5. Depreciation is a sad fact of life, when it comes to cars so, the longer you wait, the lower prices will go for at least the next decade. (At the same time, finding low mile, unmolested specimens will become harder and harder.) Being a 2013 owner, I'm biased, but I think the '13 and '14 MYs will hold value better than others for several reasons. First, they're the last S197 chassis GT500s, and the S550s just don't do it for some of us. Second, they will no longer be the most powerful Mustangs ever created, but their title as the fastest is in no danger. Third, the new one offers no option for those of us who demand a manual transmission. Finally, '13 was the last year Carroll Shelby had anything to do with providing vision for the car. I've had good luck locating vehicles with AutoTrader and Cars.com. Make sure you know what to look for, and more importantly, what to avoid in these cars. Good luck!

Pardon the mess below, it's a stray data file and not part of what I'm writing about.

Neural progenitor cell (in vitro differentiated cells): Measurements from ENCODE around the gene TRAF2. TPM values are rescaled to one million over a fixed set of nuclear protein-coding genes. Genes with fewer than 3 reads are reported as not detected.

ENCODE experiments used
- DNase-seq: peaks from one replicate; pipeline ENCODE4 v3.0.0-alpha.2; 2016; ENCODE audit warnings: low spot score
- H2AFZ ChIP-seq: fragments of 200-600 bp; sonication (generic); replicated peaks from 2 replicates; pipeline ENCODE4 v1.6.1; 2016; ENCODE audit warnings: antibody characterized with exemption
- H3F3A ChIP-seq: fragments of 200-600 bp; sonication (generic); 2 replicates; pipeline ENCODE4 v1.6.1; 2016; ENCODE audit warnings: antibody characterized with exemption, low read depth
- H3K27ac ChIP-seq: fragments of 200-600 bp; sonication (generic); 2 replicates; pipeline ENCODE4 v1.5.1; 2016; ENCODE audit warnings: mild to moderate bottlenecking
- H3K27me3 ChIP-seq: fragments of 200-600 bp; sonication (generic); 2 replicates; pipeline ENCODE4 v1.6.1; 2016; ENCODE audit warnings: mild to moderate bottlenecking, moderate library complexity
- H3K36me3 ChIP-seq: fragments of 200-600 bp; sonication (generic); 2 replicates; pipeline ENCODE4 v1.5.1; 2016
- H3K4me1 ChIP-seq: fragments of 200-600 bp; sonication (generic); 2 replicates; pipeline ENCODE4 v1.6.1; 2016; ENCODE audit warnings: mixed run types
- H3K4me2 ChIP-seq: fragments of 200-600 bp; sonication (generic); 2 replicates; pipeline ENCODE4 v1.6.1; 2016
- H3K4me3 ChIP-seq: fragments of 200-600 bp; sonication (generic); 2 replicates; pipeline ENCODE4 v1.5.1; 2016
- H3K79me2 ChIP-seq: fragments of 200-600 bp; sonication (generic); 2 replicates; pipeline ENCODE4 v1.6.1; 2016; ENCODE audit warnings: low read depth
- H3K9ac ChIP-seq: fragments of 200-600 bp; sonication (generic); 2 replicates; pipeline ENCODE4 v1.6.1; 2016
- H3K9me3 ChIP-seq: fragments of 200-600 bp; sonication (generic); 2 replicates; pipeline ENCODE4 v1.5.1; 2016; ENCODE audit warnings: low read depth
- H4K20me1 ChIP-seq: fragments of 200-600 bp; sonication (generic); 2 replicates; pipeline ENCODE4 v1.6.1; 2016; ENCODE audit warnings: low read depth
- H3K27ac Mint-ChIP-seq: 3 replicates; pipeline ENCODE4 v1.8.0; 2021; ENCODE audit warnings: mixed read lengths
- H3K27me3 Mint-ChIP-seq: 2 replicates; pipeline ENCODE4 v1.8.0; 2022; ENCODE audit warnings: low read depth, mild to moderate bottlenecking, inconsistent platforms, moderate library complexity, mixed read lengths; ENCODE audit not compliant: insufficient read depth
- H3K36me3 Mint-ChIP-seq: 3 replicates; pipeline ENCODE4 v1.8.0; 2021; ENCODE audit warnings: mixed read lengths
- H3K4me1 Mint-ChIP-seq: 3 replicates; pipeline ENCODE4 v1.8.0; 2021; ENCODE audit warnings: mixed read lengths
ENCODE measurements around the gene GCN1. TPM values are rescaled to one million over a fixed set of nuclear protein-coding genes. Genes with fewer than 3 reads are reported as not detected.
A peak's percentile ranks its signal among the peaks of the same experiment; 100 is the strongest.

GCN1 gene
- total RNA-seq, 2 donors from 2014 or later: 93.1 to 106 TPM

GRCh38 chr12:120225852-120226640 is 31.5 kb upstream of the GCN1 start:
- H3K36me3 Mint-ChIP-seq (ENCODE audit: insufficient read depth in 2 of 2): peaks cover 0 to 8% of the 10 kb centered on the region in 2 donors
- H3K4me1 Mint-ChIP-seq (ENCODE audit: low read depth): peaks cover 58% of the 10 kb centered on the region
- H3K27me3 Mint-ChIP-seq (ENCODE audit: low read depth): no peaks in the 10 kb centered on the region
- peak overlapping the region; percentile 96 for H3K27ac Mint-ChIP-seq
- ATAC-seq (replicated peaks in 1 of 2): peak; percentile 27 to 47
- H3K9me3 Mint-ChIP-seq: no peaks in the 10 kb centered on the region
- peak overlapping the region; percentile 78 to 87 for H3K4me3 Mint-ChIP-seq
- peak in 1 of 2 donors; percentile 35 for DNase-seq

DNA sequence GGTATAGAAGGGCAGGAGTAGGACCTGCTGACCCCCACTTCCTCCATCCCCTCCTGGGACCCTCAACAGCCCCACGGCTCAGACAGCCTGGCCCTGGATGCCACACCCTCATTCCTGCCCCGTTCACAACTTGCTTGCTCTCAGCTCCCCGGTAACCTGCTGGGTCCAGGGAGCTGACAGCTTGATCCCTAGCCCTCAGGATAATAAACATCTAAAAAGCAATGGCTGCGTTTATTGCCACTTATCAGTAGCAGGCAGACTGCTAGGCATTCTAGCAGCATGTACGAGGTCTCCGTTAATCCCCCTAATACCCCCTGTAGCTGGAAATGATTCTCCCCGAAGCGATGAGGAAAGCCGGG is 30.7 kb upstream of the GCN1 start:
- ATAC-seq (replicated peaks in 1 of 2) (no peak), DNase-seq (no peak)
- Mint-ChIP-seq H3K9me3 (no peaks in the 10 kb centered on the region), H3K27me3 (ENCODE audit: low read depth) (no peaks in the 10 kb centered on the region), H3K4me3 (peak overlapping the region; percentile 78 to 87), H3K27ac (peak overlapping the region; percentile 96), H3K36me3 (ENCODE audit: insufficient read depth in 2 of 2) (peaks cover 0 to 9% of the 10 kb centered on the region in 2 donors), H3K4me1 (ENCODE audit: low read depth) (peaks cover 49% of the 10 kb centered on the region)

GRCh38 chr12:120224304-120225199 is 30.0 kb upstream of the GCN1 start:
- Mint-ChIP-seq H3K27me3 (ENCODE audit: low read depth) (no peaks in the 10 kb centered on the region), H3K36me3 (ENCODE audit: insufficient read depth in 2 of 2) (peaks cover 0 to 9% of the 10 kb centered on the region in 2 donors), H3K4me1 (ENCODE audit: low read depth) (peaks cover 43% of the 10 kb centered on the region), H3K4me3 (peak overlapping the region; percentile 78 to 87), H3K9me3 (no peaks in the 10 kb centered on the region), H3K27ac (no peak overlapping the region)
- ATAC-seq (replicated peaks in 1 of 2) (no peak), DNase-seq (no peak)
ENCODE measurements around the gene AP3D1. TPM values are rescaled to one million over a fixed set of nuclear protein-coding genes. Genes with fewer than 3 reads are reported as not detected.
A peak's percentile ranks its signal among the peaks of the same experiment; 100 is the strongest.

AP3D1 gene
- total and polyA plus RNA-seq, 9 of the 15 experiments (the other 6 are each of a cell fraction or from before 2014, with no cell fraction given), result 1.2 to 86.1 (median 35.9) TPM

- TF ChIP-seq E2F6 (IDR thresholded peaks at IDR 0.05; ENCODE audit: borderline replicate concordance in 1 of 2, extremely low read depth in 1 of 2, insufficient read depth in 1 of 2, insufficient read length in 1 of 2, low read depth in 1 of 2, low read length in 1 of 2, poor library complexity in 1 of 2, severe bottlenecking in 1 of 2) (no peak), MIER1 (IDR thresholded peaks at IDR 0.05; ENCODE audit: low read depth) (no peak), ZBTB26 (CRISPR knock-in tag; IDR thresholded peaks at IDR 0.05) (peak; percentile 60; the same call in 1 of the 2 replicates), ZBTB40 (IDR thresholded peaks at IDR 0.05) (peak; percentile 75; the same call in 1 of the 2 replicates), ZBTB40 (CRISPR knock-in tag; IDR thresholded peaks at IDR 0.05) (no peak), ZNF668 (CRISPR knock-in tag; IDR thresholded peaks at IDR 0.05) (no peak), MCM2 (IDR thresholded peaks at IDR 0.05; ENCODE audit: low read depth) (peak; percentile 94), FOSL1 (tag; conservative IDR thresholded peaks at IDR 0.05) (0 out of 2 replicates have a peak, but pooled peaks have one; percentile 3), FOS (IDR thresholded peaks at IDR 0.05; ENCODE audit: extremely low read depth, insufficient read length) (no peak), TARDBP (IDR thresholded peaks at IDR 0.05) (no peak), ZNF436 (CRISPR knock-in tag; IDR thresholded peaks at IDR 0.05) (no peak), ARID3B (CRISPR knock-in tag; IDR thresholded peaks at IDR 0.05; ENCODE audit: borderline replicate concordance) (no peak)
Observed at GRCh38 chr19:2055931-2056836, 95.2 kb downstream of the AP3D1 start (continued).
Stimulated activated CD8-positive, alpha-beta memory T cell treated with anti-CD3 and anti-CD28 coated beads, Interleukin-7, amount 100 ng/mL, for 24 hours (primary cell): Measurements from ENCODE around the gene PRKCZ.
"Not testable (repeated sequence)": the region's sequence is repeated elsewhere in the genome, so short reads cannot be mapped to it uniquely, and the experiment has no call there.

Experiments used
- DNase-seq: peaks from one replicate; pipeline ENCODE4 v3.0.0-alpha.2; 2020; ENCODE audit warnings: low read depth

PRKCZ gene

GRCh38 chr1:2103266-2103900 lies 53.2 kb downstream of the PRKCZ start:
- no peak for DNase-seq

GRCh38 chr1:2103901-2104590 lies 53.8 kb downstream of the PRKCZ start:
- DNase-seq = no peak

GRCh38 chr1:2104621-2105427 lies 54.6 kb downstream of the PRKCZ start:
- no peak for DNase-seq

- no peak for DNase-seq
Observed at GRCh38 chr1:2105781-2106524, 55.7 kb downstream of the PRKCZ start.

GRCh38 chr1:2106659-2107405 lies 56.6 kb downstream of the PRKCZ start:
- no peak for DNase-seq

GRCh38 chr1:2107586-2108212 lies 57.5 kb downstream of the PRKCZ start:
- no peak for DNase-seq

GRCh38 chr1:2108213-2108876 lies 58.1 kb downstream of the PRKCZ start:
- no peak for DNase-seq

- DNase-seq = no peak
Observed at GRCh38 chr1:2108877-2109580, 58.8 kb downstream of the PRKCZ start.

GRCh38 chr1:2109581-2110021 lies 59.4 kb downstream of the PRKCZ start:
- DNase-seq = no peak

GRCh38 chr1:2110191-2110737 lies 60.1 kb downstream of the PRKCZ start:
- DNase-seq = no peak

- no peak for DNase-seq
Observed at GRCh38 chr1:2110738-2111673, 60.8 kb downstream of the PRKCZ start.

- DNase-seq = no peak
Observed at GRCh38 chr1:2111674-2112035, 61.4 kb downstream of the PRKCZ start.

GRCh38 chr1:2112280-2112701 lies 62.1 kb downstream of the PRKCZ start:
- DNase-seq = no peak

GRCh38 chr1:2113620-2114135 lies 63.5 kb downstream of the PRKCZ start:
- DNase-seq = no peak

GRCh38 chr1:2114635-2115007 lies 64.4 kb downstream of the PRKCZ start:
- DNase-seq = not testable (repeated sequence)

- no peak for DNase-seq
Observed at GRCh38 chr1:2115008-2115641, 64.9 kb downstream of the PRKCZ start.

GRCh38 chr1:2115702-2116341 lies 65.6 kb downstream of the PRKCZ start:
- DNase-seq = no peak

6. Miles are high for the car. (There are a lot of low mileage specimens available.) Price is high for the miles. Your "Interests" mention Super Snake, while your question simply says GT500. I don't mean to insult, but want to ensure you understand 2014 GT500s were produced in Michigan, by Ford, under license from Shelby. 2014 Super Snakes started their lives as "basic" GT500s (with sticker prices ranging from ~$55K to ~$70K), but underwent conversion by Shelby American (or one of their licensed dealers) turning them into Super Snakes (with package prices starting around $45K, making the original cost of a "real" Super Snake over $100K). Upgrades include performance, handling, and cosmetics. A "real" Super Snake should have a CSM number (in addition to a VIN) and extensive documentation from Shelby. If it doesn't have a CSM (easily confirmed through Shelby American), it's NOT a Super Snake. At $42K, I'm sure the car you're considering is not a Super Snake. All of that said, the list of potential issues is long but, as with any used vehicle, depends entirely on how the car was treated. These cars are sturdy but, if they've been ridden hard and put away wet, save your money and look for another one. Things I'd look at include: inside and outside cleanliness (dirty/tired = improper routine maintenance), stock or upgraded intake (upgraded = possible hard use), stock or upgraded throttle body (upgraded = possible hard use), stock or upgraded supercharger pulley (upgraded = possible hard use), stock or upgraded supercharger (upgraded = possible hard use), stock or upgraded lower pulley (upgraded = possible hard use), stock or upgraded exhaust (upgraded = possible hard use), stock or upgraded rear gears (upgraded = possible hard use and probable gear whine), condition of the oil, brake fluid, and coolant (dirty/tired = improper routine maintenance), type/size/condition of tires (upsized and/or heavily worn = possible hard use), and condition of clutch (worn/slipping = probable hard use). If intake, throttle body, pulleys and/or supercharger are upgraded, car has probably been tuned (tuned = possible hard use and potential warranty issues). If it's been tuned, you'll want the handheld tuner used to do it and the name of the shop that developed the tune. Good luck!